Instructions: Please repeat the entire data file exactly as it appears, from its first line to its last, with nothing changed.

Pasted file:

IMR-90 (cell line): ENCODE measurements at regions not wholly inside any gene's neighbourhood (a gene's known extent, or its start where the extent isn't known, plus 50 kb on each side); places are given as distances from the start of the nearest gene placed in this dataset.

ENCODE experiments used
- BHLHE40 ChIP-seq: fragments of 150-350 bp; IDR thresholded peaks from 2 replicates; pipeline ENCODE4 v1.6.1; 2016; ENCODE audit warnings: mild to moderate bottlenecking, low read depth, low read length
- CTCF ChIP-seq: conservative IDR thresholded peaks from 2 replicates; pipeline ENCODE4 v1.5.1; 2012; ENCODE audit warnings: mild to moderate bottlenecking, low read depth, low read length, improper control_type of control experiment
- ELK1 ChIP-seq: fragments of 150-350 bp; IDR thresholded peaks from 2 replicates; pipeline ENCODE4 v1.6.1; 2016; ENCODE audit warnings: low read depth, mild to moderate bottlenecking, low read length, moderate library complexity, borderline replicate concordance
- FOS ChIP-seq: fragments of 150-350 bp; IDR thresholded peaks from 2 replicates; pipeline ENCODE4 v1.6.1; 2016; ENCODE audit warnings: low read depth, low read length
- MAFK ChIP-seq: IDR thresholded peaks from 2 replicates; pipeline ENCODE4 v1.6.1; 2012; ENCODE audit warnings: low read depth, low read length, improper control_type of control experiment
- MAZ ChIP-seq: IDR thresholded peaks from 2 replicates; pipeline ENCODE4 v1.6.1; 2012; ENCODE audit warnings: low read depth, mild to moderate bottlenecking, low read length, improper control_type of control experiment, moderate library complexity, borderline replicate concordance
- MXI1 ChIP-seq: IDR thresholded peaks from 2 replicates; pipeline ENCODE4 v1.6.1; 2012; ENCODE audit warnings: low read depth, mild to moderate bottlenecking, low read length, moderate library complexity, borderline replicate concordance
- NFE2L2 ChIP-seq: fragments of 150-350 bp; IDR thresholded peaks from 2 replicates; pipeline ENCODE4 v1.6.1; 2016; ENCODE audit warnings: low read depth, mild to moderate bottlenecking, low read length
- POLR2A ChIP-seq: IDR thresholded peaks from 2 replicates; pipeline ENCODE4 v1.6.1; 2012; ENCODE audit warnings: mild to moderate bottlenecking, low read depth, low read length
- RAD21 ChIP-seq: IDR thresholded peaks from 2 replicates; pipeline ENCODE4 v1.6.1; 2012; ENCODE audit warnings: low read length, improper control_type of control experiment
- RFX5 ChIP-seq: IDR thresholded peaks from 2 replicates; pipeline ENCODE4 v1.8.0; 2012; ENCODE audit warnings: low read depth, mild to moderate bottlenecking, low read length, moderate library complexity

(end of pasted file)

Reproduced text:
IMR-90 (cell line): ENCODE measurements at regions not wholly inside any gene's neighbourhood (a gene's known extent, or its start where the extent isn't known, plus 50 kb on each side); places are given as distances from the start of the nearest gene placed in this dataset.

ENCODE experiments used
- BHLHE40 ChIP-seq: fragments of 150-350 bp; IDR thresholded peaks from 2 replicates; pipeline ENCODE4 v1.6.1; 2016; ENCODE audit warnings: mild to moderate bottlenecking, low read depth, low read length
- CTCF ChIP-seq: conservative IDR thresholded peaks from 2 replicates; pipeline ENCODE4 v1.5.1; 2012; ENCODE audit warnings: mild to moderate bottlenecking, low read depth, low read length, improper control_type of control experiment
- ELK1 ChIP-seq: fragments of 150-350 bp; IDR thresholded peaks from 2 replicates; pipeline ENCODE4 v1.6.1; 2016; ENCODE audit warnings: low read depth, mild to moderate bottlenecking, low read length, moderate library complexity, borderline replicate concordance
- FOS ChIP-seq: fragments of 150-350 bp; IDR thresholded peaks from 2 replicates; pipeline ENCODE4 v1.6.1; 2016; ENCODE audit warnings: low read depth, low read length
- MAFK ChIP-seq: IDR thresholded peaks from 2 replicates; pipeline ENCODE4 v1.6.1; 2012; ENCODE audit warnings: low read depth, low read length, improper control_type of control experiment
- MAZ ChIP-seq: IDR thresholded peaks from 2 replicates; pipeline ENCODE4 v1.6.1; 2012; ENCODE audit warnings: low read depth, mild to moderate bottlenecking, low read length, improper control_type of control experiment, moderate library complexity, borderline replicate concordance
- MXI1 ChIP-seq: IDR thresholded peaks from 2 replicates; pipeline ENCODE4 v1.6.1; 2012; ENCODE audit warnings: low read depth, mild to moderate bottlenecking, low read length, moderate library complexity, borderline replicate concordance
- NFE2L2 ChIP-seq: fragments of 150-350 bp; IDR thresholded peaks from 2 replicates; pipeline ENCODE4 v1.6.1; 2016; ENCODE audit warnings: low read depth, mild to moderate bottlenecking, low read length
- POLR2A ChIP-seq: IDR thresholded peaks from 2 replicates; pipeline ENCODE4 v1.6.1; 2012; ENCODE audit warnings: mild to moderate bottlenecking, low read depth, low read length
- RAD21 ChIP-seq: IDR thresholded peaks from 2 replicates; pipeline ENCODE4 v1.6.1; 2012; ENCODE audit warnings: low read length, improper control_type of control experiment
- RFX5 ChIP-seq: IDR thresholded peaks from 2 replicates; pipeline ENCODE4 v1.8.0; 2012; ENCODE audit warnings: low read depth, mild to moderate bottlenecking, low read length, moderate library complexity